In truth, the society gave me no assistance whatsoever, not that I expected any, my trace was carried out before the laws in this country concerning adopted children were relaxed; what I was doing was considered taboo!!!
They confirmed my ‘mother's’ name, which I knew, they told me her age at that time and also that she was a native of Northern Ireland. They also gave me, to my amazement, the name of my father. He never accepted paternity, hence the reason for his name missing from my birth certificate. The officers of the society were more than a little disconcerted when I told them I had my original birth certificate……that being in total breach of the rules and regulations.
Over the next few weeks I was in contact with many people and authorities both here and in Ireland. Suffice to say, my ‘mother's’ then whereabouts became known to me, she was not where I expected her to be, which, for some reason, I had always thought would be in Ireland. She was still here in Leicester, in truth some three miles away from where I lived, she had never gone home.
I had arrived at the point of no return, I set about composing a letter the details of which would strike a chord with her but not necessarily others of her family (if any) who might find themselves reading it. I had no wish or intention to cause her grief or upset.
The letter was written and posted, all I could do was wait. Two days later, while I was at work, the phone rang, my wife answered it, with, it must be said, some trepidation.
The caller, a man, asked to speak to me, when told I was out he asked when I would be available, on being told when I would be at home he said he would call back at which point he hung up, my wife was left somewhat unnerved by the conversation, she realised that the call was connected to the letter.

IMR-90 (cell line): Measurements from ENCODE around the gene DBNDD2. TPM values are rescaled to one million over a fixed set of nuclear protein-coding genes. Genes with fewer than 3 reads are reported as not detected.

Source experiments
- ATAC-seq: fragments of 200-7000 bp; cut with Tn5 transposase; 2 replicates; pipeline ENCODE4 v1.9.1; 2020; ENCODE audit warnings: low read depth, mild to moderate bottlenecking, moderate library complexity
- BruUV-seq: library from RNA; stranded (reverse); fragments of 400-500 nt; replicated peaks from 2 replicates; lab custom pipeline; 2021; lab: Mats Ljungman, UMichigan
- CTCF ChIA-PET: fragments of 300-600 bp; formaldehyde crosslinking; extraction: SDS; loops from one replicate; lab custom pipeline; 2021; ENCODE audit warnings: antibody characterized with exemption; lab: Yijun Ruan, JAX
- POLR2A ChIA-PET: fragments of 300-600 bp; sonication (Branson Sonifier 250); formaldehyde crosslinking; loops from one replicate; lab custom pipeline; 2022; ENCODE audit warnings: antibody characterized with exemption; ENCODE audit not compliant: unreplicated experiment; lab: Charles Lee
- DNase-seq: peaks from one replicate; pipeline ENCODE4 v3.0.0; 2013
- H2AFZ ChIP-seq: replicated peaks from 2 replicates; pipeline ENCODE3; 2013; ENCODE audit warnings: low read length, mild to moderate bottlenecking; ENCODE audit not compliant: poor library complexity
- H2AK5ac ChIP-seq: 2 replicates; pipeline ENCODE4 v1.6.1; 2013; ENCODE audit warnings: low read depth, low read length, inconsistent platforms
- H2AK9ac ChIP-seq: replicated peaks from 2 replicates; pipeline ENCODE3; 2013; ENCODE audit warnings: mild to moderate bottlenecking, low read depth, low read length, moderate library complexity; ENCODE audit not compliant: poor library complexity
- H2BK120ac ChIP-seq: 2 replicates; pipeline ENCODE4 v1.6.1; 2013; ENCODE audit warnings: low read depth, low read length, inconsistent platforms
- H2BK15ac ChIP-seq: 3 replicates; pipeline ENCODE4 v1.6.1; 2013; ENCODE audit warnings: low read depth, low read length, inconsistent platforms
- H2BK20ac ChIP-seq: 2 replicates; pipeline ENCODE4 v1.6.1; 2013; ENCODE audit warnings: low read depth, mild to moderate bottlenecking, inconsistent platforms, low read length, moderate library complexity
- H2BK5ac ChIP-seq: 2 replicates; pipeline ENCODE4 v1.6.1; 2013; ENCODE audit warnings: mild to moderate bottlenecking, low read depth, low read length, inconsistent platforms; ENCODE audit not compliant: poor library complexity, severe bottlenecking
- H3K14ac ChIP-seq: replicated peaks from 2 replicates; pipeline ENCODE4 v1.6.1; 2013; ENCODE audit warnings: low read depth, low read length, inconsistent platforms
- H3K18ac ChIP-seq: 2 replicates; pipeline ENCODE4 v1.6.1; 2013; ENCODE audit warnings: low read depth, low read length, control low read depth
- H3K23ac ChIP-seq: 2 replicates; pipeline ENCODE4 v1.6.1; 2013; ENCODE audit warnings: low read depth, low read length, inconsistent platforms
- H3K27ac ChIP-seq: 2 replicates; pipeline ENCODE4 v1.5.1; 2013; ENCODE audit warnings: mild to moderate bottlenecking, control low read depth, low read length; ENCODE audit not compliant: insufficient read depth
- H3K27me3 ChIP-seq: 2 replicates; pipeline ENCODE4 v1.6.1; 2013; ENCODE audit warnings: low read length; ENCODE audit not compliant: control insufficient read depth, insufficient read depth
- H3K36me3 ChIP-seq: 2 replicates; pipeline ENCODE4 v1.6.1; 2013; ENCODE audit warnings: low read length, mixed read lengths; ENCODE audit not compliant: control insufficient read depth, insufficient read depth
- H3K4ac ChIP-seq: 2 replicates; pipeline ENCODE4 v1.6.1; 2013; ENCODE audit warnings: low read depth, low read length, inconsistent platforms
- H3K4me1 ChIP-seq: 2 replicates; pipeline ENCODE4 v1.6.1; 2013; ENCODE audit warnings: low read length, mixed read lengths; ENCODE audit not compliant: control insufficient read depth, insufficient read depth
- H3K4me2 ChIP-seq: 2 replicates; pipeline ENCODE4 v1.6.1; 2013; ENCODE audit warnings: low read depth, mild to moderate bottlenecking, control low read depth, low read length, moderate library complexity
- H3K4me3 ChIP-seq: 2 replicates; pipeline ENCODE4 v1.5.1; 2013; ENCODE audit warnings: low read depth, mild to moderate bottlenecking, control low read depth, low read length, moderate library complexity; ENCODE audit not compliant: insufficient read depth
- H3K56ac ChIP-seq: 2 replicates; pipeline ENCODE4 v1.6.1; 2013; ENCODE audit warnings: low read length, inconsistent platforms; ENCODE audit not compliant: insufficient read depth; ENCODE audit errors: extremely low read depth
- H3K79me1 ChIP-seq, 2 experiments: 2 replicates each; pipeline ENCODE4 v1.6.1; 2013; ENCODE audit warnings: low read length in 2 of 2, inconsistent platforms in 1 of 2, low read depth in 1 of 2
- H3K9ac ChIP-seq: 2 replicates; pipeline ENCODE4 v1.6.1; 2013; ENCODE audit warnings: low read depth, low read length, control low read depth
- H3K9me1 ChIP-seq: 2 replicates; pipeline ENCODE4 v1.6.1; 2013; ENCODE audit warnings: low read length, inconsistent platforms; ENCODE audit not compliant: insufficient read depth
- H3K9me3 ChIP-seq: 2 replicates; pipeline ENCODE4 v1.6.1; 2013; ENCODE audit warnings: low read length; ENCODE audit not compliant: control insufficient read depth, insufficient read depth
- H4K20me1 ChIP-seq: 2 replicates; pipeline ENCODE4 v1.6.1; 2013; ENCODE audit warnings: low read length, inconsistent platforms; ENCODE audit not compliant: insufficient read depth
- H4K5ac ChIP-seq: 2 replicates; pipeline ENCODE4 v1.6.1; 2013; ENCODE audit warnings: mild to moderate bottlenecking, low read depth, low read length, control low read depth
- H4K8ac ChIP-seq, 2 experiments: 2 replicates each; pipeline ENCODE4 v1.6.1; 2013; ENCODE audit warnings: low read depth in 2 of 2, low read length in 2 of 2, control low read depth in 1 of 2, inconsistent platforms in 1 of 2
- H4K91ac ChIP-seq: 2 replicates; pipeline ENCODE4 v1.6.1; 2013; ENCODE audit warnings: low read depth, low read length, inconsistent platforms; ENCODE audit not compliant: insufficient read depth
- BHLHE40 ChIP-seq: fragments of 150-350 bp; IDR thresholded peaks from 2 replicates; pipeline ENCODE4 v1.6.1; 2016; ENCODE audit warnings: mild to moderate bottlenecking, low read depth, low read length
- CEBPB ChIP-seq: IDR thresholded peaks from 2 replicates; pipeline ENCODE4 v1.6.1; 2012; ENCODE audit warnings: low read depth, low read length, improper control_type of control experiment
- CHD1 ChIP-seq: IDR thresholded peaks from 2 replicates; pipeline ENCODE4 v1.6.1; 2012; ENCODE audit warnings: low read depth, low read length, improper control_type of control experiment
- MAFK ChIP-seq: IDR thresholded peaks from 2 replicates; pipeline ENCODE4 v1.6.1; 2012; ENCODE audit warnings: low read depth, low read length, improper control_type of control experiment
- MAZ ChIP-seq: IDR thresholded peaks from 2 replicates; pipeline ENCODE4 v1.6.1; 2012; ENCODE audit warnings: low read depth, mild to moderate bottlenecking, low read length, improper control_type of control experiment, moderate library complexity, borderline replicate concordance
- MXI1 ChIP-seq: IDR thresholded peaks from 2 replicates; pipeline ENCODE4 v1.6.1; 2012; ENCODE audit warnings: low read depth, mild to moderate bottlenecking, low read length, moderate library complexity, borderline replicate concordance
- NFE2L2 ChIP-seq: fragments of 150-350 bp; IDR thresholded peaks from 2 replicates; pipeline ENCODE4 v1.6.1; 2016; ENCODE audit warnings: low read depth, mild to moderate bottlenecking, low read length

At six, that evening, the phone rang, this time, I answered it, the caller once again asked for me by name to which I replied that I was the person he wished to speak to.
I have your letter here he told me addressed to my wife, can you tell me why you are looking for her.? I gave the reason I had put in my letter, that being that she had known my parents during the war and that they wondered what had become of her since losing contact in 1947.
“She is fine” said the voice at the end of the phone “Your mother is fine and she is dying to speak to you and to meet you; I am her husband, don’t worry son, this is not causing any problems, she has spent her life hoping that you would “come looking for her”
It was arranged that my ‘mother’, who was still at work when the second call was made, would phone me at eight that evening. Those two hours, spent waiting, were likely the longest two hours of my life.
At eight, the phone went, again, it was her husband, “Your mother’s here to speak to you son, she’s waited thirty years for this” At that point he handed the phone to my ‘mother’..there was a silence……then ‘Hello….?”
It all proved too much for her, she burst into tears and spent some fifteen minutes crying down the phone totally unable to speak, we could say very little because of her tears and memories of events long past flooding back.
We met a week later, my mother, a white haired tiny little lady who was then aged 52. Me, something of a giant, weighing some 250 pounds. She told me that she knew me as soon as she saw me, I was so similar to my father in looks, build and the way I carried myself. My ‘mother’ once again, spent the better part of the evening in tears, gripping my hands and hugging me.
She gave me our history (my history) and told me that she had little choice but to give me up, there was no possible way she could have looked after me.
Thus, we were reunited. Her marriage had produced a daughter who was then away at teachers training college, it would be many years before I would get to meet my ‘little sister’.
For some 17 years my ‘mother’ and her husband became regular visitors to our house, my children of course were her grandchildren, they never arrived without presents for them, be it toys, sweets, comics or whatever.